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WWII veteran who broke female barriers inspires generations of family to join military

99-year-old Sophia Burnell was one of the first few women in the U.S. Army 2nd Signal Corps and inspired other women in her family to follow in her footsteps.

HAMPTON, Va. — Sophia Burnell's daughter says her mother left big shoes to fill growing up with her World War II experiences.

Burnell broke barriers when she served from 1943 to 1946 as an air raid warden and then as a decoder. The trailblazer worked alongside groups of men to crack Japanese communication codes.

"The Army incorporated us into their system, so we became the Women's Army Corps," explained Burnell. "There were no women there. We were the first women that came to that camp."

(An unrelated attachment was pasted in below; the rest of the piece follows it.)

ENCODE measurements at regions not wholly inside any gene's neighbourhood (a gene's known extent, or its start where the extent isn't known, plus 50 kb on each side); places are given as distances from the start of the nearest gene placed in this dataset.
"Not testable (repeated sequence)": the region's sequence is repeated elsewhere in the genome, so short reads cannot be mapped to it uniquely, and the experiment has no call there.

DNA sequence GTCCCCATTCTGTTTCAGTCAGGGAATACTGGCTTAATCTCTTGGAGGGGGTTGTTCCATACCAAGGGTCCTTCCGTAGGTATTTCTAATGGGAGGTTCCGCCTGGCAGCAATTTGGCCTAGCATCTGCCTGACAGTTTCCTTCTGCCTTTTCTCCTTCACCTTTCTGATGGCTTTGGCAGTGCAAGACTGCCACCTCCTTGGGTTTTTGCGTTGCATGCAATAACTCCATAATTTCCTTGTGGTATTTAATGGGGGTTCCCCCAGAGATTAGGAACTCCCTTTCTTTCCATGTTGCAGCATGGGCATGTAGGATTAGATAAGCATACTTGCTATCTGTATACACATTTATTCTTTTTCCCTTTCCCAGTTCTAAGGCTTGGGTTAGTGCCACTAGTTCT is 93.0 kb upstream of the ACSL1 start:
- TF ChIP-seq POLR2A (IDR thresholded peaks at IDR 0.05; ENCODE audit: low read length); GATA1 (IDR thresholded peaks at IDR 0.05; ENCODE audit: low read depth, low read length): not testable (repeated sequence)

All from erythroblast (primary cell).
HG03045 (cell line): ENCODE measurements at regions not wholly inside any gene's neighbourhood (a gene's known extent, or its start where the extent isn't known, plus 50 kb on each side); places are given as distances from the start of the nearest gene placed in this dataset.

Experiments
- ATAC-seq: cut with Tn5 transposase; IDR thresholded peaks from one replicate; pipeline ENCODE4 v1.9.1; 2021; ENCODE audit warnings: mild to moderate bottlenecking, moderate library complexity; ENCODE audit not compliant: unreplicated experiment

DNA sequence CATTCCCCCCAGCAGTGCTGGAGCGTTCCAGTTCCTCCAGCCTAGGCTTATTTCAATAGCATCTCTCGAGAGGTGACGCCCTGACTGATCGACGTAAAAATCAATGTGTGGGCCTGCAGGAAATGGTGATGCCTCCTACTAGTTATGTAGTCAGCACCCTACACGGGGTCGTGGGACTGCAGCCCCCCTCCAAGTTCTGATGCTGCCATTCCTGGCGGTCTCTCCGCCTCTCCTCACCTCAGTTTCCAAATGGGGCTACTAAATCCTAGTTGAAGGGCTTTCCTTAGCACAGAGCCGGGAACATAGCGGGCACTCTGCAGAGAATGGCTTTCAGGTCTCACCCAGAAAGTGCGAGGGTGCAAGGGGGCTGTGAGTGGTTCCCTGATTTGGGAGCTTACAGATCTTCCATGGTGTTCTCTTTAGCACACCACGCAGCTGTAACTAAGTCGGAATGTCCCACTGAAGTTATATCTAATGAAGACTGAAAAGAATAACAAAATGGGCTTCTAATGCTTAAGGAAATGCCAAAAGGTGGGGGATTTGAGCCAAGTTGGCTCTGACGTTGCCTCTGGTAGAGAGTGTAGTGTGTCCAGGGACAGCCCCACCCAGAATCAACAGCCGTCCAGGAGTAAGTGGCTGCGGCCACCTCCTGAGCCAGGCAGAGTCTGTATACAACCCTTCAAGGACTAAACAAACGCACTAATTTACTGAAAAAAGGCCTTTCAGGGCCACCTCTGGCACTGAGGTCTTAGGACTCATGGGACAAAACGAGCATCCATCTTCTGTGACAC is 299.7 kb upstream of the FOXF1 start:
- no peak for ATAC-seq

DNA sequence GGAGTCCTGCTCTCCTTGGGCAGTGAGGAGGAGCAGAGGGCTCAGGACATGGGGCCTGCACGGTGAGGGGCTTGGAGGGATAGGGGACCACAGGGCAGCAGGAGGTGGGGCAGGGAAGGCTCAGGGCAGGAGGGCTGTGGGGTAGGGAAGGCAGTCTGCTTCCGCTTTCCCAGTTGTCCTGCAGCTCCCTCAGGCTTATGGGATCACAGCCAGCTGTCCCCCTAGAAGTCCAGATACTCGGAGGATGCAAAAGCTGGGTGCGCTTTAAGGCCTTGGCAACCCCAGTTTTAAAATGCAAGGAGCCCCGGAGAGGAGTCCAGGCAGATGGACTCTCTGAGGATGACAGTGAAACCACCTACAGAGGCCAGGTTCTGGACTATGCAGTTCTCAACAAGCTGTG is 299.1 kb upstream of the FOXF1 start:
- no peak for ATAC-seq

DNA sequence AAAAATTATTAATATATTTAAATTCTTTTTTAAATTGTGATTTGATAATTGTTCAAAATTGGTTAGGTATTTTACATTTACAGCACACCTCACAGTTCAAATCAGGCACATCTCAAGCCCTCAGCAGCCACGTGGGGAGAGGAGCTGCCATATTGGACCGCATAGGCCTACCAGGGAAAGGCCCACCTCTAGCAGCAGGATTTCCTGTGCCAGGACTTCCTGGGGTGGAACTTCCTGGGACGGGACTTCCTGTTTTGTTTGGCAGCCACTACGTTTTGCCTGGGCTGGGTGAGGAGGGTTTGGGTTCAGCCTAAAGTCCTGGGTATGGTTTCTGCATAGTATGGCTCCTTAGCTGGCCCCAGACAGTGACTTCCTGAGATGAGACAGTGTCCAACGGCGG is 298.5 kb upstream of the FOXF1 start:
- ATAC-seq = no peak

Burnell was just 21 years old when she joined the military in 1943. She said she traveled all around the country and when she was recruited along with a few women, they were sent to an unknown ranch to camouflage themselves as they broke Japanese communication codes.

It was a time when women weren't common in the military, so Burnell faced some obstacles and scrutiny for being a young woman in the Army.

"It was all men. Some of them were happy to see us, some of them were not because they knew they were going to be sent overseas once we took their job," said Burnell.

Now Burnell's inspiring experiences are trickling down her family tree. 

Her daughter, Vallerie, and her son joined the Navy when they were younger and now she has a granddaughter in the Army.

"My mother is still inspiring," said Vallerie. "She's always been inspiring. She works hard all the time, non-stop...I'm so blessed."

Sophia says she encourages all women to consider joining the military. She recently was vaccinated by the Hampton VA Medical Center and says she is looking forward to taking on the rest of the year. 

Sophia turns 100 years old next year. She said if she had to go back in time, she would choose to do her experience all over again. 

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